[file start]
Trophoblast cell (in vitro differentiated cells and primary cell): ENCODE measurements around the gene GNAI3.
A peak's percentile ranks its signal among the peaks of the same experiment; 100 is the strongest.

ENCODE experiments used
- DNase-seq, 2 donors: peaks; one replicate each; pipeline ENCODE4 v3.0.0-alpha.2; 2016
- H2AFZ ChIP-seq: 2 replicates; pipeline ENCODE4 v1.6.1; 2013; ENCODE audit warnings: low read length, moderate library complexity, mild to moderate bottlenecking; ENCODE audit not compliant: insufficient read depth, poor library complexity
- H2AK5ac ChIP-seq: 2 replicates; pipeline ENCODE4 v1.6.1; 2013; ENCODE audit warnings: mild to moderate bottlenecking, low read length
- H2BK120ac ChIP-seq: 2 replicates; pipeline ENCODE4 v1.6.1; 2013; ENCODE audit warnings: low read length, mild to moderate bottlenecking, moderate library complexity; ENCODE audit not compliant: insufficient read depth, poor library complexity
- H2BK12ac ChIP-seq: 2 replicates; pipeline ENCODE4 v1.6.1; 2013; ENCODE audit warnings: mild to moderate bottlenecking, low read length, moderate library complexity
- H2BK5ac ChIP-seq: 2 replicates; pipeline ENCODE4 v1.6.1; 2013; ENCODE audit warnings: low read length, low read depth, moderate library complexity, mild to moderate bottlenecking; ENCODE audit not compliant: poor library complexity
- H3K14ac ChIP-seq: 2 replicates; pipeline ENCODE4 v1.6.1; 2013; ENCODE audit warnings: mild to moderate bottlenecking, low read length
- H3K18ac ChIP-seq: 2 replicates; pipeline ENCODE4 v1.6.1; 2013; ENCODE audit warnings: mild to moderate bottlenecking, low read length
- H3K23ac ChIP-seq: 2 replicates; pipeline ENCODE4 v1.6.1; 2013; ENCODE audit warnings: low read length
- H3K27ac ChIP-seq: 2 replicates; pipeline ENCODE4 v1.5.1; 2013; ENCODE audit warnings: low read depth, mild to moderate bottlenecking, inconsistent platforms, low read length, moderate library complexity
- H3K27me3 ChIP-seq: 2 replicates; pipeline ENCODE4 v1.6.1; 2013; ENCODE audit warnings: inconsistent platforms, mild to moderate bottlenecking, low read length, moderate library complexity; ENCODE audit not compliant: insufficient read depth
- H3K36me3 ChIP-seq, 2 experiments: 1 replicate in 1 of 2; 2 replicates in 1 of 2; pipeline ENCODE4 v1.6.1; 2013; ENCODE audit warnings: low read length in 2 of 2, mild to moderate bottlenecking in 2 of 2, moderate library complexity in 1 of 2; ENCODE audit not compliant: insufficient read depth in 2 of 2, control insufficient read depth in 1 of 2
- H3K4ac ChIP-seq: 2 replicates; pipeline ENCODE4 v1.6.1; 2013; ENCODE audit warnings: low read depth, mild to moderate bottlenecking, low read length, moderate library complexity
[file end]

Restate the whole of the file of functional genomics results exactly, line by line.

Trophoblast cell (in vitro differentiated cells and primary cell): ENCODE measurements around the gene GNAI3.
A peak's percentile ranks its signal among the peaks of the same experiment; 100 is the strongest.

ENCODE experiments used
- DNase-seq, 2 donors: peaks; one replicate each; pipeline ENCODE4 v3.0.0-alpha.2; 2016
- H2AFZ ChIP-seq: 2 replicates; pipeline ENCODE4 v1.6.1; 2013; ENCODE audit warnings: low read length, moderate library complexity, mild to moderate bottlenecking; ENCODE audit not compliant: insufficient read depth, poor library complexity
- H2AK5ac ChIP-seq: 2 replicates; pipeline ENCODE4 v1.6.1; 2013; ENCODE audit warnings: mild to moderate bottlenecking, low read length
- H2BK120ac ChIP-seq: 2 replicates; pipeline ENCODE4 v1.6.1; 2013; ENCODE audit warnings: low read length, mild to moderate bottlenecking, moderate library complexity; ENCODE audit not compliant: insufficient read depth, poor library complexity
- H2BK12ac ChIP-seq: 2 replicates; pipeline ENCODE4 v1.6.1; 2013; ENCODE audit warnings: mild to moderate bottlenecking, low read length, moderate library complexity
- H2BK5ac ChIP-seq: 2 replicates; pipeline ENCODE4 v1.6.1; 2013; ENCODE audit warnings: low read length, low read depth, moderate library complexity, mild to moderate bottlenecking; ENCODE audit not compliant: poor library complexity
- H3K14ac ChIP-seq: 2 replicates; pipeline ENCODE4 v1.6.1; 2013; ENCODE audit warnings: mild to moderate bottlenecking, low read length
- H3K18ac ChIP-seq: 2 replicates; pipeline ENCODE4 v1.6.1; 2013; ENCODE audit warnings: mild to moderate bottlenecking, low read length
- H3K23ac ChIP-seq: 2 replicates; pipeline ENCODE4 v1.6.1; 2013; ENCODE audit warnings: low read length
- H3K27ac ChIP-seq: 2 replicates; pipeline ENCODE4 v1.5.1; 2013; ENCODE audit warnings: low read depth, mild to moderate bottlenecking, inconsistent platforms, low read length, moderate library complexity
- H3K27me3 ChIP-seq: 2 replicates; pipeline ENCODE4 v1.6.1; 2013; ENCODE audit warnings: inconsistent platforms, mild to moderate bottlenecking, low read length, moderate library complexity; ENCODE audit not compliant: insufficient read depth
- H3K36me3 ChIP-seq, 2 experiments: 1 replicate in 1 of 2; 2 replicates in 1 of 2; pipeline ENCODE4 v1.6.1; 2013; ENCODE audit warnings: low read length in 2 of 2, mild to moderate bottlenecking in 2 of 2, moderate library complexity in 1 of 2; ENCODE audit not compliant: insufficient read depth in 2 of 2, control insufficient read depth in 1 of 2
- H3K4ac ChIP-seq: 2 replicates; pipeline ENCODE4 v1.6.1; 2013; ENCODE audit warnings: low read depth, mild to moderate bottlenecking, low read length, moderate library complexity